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The People v. Laura Ann Smith

IN THE COURT OF APPEAL OF THE STATE OF CALIFORNIA THIRD APPELLATE DISTRICT (Shasta)


July 12, 2012

THE PEOPLE, PLAINTIFF AND RESPONDENT,
v.
LAURA ANN SMITH, DEFENDANT AND APPELLANT.

(Super. Ct. No. 10F8712)

The opinion of the court was delivered by: Butz , J.

P. v. Smith

CA3

NOT TO BE PUBLISHED

California Rules of Court, rule 8.1115(a), prohibits courts and parties from citing or relying on opinions not certified for publication or ordered published, except as specified by rule 8.1115(b). This opinion has not been certified for publication or ordered published for purposes of rule 8.1115.

Defendant Laura Ann Smith was found guilty by a jury of animal cruelty. The trial court placed her on probation on the condition she serve 365 days in county jail.

Defendant's ensuing appeal is subject to the principles of People v. Wende (1979) 25 Cal.3d 436 (Wende) and People v. Kelly (2006) 40 Cal.4th 106, 110, 124. In accordance with the latter, we will provide a summary of the offense and the proceedings in the trial court.

Defendant and Eunice Clark were neighbors. Both women owned two dogs. One of Clark's dogs was a six- to seven-pound Chihuahua-Miniature Pinscher mix named Roxy. Despite Clark's efforts, Roxy would escape from her yard once or twice every couple of weeks. Three or four of those times, Clark found Roxy playing with defendant's dogs in defendant's yard. Defendant had never said anything to Clark, but had complained to Clark's son about Roxy coming into her yard.

On November 2, 2010, unbeknownst to Clark, someone left her front gate open and Roxy escaped from Clark's yard and wandered into defendant's yard. Clark's daughter, Sunday Nelson, was in the bathroom at Clark's house when she heard screaming and cussing outside. She looked out the window and saw defendant walking towards Roxy. Defendant was repeatedly yelling, "Come get your fuckin' dog" and pointing to Clark's house. She then saw defendant kick Roxy on its side. The dog flew up in the air and then slid and just lay there. Defendant then walked over and stomped on the dog, which was lying on its side. Roxy let out a loud yelp.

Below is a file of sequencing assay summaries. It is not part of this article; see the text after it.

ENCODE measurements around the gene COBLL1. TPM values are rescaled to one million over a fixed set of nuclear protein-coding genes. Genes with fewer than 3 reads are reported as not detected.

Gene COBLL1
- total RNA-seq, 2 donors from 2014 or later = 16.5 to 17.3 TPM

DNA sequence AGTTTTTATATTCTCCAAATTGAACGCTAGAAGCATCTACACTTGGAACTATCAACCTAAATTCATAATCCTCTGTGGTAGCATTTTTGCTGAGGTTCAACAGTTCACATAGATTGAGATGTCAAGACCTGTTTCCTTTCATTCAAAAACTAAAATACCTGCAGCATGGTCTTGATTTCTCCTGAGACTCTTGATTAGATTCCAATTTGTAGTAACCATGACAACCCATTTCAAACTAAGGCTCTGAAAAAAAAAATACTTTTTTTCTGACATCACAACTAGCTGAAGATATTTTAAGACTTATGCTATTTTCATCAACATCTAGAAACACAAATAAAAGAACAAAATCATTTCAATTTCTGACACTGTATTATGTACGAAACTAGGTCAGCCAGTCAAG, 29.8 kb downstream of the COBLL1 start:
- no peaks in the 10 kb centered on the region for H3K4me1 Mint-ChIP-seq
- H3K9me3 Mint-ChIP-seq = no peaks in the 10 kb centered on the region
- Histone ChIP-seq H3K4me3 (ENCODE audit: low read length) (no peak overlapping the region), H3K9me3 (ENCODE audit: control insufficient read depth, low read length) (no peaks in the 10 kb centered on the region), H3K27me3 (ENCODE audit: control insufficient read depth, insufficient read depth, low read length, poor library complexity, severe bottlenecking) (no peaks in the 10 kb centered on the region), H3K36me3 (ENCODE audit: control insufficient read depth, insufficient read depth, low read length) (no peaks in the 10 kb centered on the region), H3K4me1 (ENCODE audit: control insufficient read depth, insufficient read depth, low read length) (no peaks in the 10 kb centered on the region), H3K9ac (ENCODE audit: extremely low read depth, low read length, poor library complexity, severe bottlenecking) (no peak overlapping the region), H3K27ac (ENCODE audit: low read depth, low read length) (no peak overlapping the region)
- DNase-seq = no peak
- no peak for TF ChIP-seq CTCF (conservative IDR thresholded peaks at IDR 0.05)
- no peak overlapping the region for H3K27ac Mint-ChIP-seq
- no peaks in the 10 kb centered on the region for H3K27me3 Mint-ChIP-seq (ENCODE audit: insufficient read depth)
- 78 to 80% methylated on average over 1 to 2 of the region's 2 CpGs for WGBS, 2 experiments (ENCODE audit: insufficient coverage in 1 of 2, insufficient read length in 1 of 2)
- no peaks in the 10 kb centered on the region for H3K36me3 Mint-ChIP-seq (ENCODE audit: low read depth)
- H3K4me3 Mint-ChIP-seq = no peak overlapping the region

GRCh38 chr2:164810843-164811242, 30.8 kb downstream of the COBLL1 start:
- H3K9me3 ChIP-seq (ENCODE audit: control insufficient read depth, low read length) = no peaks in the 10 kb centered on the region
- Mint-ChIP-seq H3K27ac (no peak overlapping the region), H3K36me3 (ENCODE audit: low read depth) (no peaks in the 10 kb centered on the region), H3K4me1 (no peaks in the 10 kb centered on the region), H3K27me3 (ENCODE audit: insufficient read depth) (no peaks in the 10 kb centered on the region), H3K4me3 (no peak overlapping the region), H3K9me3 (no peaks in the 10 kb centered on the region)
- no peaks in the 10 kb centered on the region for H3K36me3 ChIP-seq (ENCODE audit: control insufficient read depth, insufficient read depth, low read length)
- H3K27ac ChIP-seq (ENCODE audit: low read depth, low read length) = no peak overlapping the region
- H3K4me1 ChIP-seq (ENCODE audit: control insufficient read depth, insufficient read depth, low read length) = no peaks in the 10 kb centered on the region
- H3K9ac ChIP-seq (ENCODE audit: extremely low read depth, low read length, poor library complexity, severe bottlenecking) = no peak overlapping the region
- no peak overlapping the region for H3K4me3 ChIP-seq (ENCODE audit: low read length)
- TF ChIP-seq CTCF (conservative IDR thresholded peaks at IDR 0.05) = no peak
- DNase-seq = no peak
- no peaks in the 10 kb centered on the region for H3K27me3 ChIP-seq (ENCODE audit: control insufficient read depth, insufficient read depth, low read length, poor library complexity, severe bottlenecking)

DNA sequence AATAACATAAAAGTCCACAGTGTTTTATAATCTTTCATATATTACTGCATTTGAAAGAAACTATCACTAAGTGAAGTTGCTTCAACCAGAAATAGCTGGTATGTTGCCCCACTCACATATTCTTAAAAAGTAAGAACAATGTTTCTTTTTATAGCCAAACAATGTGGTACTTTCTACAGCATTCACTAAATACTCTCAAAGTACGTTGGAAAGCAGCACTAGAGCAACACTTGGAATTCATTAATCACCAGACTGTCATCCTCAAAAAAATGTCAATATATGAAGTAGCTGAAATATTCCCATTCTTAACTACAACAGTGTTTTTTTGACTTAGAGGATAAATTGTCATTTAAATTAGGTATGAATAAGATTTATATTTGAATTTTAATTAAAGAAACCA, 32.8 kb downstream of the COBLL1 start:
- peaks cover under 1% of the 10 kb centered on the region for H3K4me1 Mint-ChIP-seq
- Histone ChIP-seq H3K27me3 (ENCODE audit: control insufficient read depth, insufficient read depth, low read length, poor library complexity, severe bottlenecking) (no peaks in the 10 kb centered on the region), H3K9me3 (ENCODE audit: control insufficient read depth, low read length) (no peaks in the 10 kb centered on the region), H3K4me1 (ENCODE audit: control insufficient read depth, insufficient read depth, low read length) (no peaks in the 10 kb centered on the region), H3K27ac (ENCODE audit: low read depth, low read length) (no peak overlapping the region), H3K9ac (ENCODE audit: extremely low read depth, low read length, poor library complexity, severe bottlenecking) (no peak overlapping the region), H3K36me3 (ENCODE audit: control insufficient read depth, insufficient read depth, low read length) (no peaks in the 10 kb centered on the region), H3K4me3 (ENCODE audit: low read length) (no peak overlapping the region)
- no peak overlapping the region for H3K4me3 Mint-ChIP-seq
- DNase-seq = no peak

Nelson ran into the living room, yelled to her mother "Go get your dog. She just hurt your dog" and ran out the door and confronted defendant. When Clark got to defendant's yard, Nelson was screaming at defendant. Clark did not see Roxy and apologized to defendant, who yelled, "Tell Roxy you're sorry. Tell your dog you're sorry." Defendant threatened to kill Roxy the next time she caught the dog in the yard and accused Clark of being a bad dog owner.

Clark found Roxy on defendant's porch. When she picked the dog up, she could tell the dog was hurt. Clark and Nelson immediately took Roxy to the veterinary clinic but, despite the veterinarian's emergency measures, Roxy died shortly thereafter. A different veterinarian performed a necropsy on Roxy several weeks later. The cause of death was determined to be severe blunt force trauma to the chest area. The injury was consistent with someone stepping forcefully and deliberately on the dog.

A three-day jury trial commenced on September 27, 2011, after which the jury found defendant guilty of felony cruelty to an animal. (Pen. Code, § 597, subd. (a).) On October 28, 2011, the trial court placed defendant on formal probation for three years on the condition she serve 365 days in county jail. The trial court also imposed various fines and fees, including a $600 restitution fine, a suspended $600 probation revocation fine, and a $200 base fine. Defendant was credited with 31 actual days and 14 conduct days, for a total of 45 days of presentence custody credit.

Defendant appeals. We appointed appellate counsel for defendant. Counsel has filed an opening brief setting forth the facts of the case and asking us to review the record to determine whether there are any arguable issues on appeal. (Wende, supra, 25 Cal.3d 436.) Counsel has also advised defendant of the right to file a supplemental brief within 30 days of the date of filing of the opening brief. More than 30 days have elapsed, and we have not received any communication from defendant.

Having undertaken an examination of the entire record, we find no arguable error that would result in a disposition more favorable to defendant.

DISPOSITION

The judgment is affirmed.

We concur: NICHOLSON , Acting P. J. MAURO , J.

20120712

© 1992-2012 VersusLaw Inc.



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